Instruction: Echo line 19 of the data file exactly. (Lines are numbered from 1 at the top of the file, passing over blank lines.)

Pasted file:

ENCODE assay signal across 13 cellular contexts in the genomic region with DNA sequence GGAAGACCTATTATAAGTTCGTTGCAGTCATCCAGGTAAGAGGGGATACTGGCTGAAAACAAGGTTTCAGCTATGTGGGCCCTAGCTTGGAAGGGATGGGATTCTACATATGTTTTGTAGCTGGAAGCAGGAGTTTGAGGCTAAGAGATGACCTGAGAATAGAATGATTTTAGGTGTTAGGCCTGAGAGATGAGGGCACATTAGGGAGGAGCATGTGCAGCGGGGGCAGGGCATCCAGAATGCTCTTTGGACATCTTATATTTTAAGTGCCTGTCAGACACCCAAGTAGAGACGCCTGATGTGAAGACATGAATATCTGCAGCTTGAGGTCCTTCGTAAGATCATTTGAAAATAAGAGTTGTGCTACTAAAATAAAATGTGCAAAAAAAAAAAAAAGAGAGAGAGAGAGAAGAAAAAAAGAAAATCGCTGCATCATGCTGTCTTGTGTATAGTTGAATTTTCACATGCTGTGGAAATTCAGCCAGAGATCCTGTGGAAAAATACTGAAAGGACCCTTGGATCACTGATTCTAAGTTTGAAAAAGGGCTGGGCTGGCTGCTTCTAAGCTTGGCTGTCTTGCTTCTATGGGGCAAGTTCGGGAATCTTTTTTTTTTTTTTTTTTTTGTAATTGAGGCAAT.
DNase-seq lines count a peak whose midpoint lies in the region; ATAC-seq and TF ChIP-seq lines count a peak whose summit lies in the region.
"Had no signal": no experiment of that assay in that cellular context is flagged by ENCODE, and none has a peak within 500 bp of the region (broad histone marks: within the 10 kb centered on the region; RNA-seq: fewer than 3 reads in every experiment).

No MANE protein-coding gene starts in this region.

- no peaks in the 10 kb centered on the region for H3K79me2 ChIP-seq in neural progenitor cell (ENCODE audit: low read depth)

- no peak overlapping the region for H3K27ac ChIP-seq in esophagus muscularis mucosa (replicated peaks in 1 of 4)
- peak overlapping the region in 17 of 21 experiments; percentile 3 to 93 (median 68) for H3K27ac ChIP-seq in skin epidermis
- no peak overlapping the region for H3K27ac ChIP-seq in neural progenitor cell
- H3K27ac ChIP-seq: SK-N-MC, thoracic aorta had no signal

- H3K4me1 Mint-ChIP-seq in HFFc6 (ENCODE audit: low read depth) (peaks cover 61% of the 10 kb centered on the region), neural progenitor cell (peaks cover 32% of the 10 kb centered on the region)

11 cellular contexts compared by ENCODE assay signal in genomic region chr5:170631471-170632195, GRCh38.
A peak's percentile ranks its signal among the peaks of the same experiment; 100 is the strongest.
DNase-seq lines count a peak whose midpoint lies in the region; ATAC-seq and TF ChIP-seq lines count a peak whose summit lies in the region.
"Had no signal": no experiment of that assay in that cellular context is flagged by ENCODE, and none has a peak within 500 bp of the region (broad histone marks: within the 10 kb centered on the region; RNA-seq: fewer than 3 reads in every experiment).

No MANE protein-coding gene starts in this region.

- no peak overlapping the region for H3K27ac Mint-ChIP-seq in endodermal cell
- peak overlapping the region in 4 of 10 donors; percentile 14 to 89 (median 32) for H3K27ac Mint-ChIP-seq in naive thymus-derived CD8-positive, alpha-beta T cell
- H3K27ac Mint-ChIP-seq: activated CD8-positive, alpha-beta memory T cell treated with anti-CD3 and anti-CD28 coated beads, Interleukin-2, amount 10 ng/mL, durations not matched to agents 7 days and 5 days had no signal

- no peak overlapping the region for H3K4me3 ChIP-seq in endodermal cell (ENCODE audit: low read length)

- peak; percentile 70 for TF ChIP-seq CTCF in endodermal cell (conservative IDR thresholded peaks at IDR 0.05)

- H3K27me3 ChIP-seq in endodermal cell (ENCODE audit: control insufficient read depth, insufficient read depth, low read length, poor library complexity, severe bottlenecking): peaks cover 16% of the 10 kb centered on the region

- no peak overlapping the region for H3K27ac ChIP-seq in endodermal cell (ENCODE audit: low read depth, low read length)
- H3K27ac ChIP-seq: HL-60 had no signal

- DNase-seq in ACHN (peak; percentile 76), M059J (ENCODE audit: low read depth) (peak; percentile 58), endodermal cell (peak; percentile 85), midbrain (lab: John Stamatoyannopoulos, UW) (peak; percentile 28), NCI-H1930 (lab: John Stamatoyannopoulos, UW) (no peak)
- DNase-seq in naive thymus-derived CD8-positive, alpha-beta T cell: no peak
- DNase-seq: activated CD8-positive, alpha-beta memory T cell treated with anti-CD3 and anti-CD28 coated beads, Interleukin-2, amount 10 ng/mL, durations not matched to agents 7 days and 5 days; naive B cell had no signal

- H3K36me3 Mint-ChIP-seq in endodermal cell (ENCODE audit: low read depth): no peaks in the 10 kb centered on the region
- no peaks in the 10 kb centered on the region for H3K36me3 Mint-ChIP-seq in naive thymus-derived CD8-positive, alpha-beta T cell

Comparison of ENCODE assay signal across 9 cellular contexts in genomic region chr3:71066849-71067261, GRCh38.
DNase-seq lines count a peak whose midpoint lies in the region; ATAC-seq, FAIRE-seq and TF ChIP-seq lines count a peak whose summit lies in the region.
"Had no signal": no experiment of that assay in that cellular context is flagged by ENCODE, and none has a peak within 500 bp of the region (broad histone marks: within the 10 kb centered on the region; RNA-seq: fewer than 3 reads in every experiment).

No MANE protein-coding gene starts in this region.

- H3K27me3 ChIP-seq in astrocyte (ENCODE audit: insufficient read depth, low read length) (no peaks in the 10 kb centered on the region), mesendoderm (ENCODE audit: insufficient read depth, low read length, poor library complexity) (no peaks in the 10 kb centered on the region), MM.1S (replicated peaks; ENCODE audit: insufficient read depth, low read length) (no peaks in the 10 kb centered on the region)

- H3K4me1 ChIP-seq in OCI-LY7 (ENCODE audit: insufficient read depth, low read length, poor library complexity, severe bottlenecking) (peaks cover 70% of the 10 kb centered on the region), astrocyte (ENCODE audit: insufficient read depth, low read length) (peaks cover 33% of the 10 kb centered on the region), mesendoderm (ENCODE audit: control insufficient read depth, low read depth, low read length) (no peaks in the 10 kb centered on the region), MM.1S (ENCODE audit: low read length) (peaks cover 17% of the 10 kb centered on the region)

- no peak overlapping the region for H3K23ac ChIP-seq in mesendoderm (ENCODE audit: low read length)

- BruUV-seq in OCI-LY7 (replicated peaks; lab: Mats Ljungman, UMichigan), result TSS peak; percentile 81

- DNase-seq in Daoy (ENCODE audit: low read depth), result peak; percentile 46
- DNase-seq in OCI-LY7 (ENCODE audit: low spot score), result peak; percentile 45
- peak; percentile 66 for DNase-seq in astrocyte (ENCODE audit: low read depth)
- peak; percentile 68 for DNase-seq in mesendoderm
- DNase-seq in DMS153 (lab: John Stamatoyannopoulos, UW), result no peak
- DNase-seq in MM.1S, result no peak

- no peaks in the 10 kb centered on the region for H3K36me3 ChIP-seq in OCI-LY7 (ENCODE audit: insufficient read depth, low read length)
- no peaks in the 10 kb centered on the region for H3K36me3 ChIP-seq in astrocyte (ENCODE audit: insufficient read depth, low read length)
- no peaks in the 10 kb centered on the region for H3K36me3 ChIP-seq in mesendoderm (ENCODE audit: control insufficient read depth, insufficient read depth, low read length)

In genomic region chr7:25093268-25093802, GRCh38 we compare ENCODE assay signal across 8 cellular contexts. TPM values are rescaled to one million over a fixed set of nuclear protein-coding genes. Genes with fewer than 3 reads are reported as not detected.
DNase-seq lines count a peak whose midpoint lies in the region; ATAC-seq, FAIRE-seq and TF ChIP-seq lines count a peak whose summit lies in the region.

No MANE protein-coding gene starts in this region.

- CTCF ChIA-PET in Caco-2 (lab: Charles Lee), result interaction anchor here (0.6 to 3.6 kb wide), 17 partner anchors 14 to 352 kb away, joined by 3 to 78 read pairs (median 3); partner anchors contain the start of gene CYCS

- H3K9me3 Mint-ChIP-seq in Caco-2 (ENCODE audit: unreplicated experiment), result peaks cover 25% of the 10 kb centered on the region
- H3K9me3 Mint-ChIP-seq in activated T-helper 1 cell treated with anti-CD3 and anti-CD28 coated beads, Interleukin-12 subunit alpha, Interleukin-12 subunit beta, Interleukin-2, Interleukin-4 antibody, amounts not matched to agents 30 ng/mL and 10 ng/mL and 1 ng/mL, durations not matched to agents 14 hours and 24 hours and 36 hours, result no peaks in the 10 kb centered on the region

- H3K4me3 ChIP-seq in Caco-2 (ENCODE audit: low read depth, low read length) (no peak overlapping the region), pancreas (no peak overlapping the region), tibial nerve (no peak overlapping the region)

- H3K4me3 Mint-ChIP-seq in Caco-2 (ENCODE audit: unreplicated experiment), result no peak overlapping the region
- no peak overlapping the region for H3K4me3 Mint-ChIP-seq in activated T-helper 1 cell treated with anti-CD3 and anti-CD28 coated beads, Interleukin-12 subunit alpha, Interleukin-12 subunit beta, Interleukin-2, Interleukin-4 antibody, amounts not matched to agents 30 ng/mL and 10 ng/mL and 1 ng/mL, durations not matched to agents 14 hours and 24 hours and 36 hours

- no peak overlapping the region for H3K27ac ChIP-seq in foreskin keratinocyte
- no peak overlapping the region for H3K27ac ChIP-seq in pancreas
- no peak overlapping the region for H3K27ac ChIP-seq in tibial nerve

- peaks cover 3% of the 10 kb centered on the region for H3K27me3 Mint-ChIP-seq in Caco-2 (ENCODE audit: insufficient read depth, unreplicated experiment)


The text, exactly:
- no peak overlapping the region for H3K4me3 ChIP-seq in endodermal cell (ENCODE audit: low read length)